[8] The first of three Presbyterian churches designed by Haddon, this work,at 163 Wattletree Rd, Malvern was commissioned in 1904 and completed in 1906 demonstrating a restrained and dignified Art Nouveau treatment of a basic church form used by Reformed and Presbyterian congregations - a clear, light-filled, open space ideal for the spoken word - a modern and sophisticated treatment of the traditional Presbyterian preaching hall. Its basic Gothic cruciform footprint is broad and fits the full depth of the shallow site with seating for 500 in the wide Nave and short transepts with two entrance lobbies flanking the Wattletree Rd end of the nave, thus avoiding using up depth with a Narthex. A shallow Apse contains the organ pipes. Broad arched windows represent the most overt art nouveau element of the design with tracery reflecting vine-like interpretations of traditional Gothic fenestration. The similarities with St Stephens, Caulfield, built 20 years later, are striking, particularly the powerful cement column that divides the main façade symmetrically and draws the eye upwards to the apex of the gable and beyond. In this case, the gable is surmounted by an interesting combination of a saltire and thistle representing St Andrew's cross and Scotland. This, in turn, is mounted by a finial composed of eight wrought iron thistles. the interior and casing for the organ pipes were designed by Haddon as was most of the furniture, much of which continues the thistle and Satire motifs in various and sometimes extremely subtle forms. the addition of vine and acanthus leaves is seen in corbels for the hammer-beam roof and around the pulpit, which is placed off-centre to relieve space (possibly also reflecting doctrinal changes in Presbyterian churches at the time) and giving the communion table the focal point of the interior. Built at a cost of £4738 [9] with an additional cost of £1800 for the George Fincham organ, this lavish church represents a complete vision of Robert Haddon's thesis of a "total work of art"[10] treatment for his own congregation, being a short walk from his new house, Anselm. After World War I, Haddon was again commissioned to design a memorial to the fallen men of the congregation, most of whom he would have known personally.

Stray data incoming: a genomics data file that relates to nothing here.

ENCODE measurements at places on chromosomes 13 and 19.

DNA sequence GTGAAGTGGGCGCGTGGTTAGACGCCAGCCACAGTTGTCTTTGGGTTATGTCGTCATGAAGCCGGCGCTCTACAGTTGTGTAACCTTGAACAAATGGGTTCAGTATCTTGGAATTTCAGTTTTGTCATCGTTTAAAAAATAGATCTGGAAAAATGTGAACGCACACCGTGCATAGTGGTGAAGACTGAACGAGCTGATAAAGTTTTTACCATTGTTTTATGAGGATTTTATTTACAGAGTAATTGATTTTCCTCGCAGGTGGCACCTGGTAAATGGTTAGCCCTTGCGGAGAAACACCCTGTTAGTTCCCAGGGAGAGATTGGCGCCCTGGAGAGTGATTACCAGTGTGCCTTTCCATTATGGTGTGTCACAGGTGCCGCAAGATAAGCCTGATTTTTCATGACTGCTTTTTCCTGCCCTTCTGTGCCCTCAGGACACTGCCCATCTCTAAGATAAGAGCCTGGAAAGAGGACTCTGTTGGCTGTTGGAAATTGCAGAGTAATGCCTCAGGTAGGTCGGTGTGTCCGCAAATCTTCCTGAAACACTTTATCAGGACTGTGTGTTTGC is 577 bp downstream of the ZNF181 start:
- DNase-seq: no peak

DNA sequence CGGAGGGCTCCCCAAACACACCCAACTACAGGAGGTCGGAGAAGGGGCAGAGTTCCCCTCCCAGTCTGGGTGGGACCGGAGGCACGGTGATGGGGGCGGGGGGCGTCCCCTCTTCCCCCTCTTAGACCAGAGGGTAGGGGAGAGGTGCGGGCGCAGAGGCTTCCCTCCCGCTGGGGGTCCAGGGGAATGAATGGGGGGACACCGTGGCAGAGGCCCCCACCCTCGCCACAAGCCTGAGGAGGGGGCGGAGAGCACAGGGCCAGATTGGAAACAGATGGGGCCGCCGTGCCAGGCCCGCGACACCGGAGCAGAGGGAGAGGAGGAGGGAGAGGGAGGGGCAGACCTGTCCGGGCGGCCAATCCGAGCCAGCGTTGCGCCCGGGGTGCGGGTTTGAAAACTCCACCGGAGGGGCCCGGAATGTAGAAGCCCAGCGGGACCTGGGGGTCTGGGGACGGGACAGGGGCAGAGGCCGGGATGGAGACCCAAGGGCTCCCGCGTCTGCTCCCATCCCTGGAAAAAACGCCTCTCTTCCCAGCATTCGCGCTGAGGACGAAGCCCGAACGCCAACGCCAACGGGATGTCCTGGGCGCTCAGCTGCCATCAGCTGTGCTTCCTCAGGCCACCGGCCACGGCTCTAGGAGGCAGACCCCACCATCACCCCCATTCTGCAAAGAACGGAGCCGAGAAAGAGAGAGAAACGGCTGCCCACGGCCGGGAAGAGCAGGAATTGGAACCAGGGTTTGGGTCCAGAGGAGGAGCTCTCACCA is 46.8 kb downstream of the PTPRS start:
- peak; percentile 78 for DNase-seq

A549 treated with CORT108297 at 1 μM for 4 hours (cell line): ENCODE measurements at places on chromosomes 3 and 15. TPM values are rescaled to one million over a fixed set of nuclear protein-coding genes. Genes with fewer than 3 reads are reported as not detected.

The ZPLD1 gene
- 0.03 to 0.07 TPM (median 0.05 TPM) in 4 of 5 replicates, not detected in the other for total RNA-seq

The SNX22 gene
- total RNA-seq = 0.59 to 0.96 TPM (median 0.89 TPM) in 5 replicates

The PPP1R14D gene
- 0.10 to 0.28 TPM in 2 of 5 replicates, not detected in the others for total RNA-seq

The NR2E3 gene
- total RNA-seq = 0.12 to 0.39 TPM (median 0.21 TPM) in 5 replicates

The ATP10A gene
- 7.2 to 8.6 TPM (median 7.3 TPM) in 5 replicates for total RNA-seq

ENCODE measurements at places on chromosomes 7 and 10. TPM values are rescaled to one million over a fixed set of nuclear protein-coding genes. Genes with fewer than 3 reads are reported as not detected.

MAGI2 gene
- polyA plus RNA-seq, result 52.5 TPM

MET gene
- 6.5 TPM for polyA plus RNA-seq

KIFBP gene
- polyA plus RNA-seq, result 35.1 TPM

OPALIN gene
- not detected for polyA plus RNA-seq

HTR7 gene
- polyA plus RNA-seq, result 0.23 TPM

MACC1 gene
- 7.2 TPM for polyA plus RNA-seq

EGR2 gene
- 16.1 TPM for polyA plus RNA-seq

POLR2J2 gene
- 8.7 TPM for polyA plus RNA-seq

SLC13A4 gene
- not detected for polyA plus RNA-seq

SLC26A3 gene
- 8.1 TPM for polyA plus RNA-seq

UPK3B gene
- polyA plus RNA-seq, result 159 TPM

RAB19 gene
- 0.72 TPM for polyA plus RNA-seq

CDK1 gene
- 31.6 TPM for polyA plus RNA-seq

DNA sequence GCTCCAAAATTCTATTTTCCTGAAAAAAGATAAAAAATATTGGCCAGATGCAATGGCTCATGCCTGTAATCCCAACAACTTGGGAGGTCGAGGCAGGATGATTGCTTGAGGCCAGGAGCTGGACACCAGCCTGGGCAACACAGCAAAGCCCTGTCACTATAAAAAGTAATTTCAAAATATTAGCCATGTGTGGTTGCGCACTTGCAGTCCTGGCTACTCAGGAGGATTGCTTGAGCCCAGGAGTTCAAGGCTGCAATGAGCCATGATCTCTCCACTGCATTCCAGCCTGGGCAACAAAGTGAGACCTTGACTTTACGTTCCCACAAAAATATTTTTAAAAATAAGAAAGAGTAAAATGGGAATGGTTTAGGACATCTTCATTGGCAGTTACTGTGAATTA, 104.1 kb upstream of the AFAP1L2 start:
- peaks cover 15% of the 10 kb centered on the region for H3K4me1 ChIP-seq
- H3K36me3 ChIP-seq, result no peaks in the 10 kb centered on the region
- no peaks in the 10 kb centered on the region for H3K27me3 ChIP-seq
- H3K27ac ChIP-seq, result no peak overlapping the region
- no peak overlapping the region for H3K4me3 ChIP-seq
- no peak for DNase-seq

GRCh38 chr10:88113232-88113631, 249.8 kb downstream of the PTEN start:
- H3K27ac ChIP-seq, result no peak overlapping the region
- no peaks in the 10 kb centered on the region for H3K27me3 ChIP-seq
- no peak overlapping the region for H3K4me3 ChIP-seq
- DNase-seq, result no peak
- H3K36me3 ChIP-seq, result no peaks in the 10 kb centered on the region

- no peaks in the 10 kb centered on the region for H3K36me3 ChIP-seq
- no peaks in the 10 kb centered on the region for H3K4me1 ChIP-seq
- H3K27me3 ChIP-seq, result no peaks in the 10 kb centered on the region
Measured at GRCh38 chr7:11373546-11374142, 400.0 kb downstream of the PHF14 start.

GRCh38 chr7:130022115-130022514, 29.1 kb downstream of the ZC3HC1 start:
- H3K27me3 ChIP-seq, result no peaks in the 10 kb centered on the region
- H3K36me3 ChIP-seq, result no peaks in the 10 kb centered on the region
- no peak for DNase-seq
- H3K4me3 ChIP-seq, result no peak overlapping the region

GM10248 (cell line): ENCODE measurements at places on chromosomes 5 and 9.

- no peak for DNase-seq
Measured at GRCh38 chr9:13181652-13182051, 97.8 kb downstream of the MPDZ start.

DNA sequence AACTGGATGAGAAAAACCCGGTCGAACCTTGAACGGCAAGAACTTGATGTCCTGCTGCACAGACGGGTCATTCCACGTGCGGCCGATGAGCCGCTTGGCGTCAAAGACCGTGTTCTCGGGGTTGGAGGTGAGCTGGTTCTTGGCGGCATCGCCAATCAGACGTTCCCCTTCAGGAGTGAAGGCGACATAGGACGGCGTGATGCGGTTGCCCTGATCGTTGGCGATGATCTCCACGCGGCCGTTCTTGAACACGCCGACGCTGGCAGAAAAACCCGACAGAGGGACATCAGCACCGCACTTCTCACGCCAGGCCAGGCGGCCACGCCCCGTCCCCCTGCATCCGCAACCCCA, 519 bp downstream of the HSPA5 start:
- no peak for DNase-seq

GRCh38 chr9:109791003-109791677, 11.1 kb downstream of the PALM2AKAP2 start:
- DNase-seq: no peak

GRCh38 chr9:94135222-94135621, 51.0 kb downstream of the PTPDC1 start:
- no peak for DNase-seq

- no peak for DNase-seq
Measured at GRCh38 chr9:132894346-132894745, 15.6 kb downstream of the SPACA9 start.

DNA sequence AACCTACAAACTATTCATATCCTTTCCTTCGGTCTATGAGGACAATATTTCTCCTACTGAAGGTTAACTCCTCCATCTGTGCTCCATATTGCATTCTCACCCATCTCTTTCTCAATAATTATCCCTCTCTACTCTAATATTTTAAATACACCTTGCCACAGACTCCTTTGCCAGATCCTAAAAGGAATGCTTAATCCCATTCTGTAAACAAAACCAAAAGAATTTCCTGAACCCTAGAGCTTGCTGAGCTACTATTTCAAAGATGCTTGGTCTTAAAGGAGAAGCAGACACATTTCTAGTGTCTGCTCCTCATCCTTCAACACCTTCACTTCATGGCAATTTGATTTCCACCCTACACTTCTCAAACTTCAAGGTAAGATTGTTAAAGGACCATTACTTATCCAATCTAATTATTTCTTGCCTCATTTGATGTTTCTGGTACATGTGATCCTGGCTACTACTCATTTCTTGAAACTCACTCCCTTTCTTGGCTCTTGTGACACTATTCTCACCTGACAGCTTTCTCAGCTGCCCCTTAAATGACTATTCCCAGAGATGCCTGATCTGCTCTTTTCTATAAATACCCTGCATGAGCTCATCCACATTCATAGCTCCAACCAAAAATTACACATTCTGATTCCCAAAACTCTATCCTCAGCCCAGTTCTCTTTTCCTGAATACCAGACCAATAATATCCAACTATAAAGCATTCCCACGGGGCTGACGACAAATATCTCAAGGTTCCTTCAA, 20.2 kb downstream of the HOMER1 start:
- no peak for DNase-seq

A
Malvern Presbyterian Church front gable and thistle finial

St Stephen's Church[edit]

St Stephens Church Caulfield Nth

Built in 1926,[11] Haddon's incorporation of the arts and crafts style with the traditional Gothic style is evident in St Stephen's Church, known when built as St Stephen's Presbyterian Church,[11] on Balaclava Road, North Caulfield, Victoria, Australia. The fusion of styles marks a transition in Melbourne's church architecture, where the traditional proportions become reinvented through exterior and interior details. The outside of St. Stephens is softened by the use of red brick and stucco, with a striking cement cross that divides the façade symmetrically. Haddon also appropriates the verticality of gothic windows, dividing the internal space into smaller vertically stacked lead rectangles throughout. He repeated the arts and crafts approach to other church commissions he received, and this church remains significant in its close proximity to Haddon's own residence (Anselm).[12][13]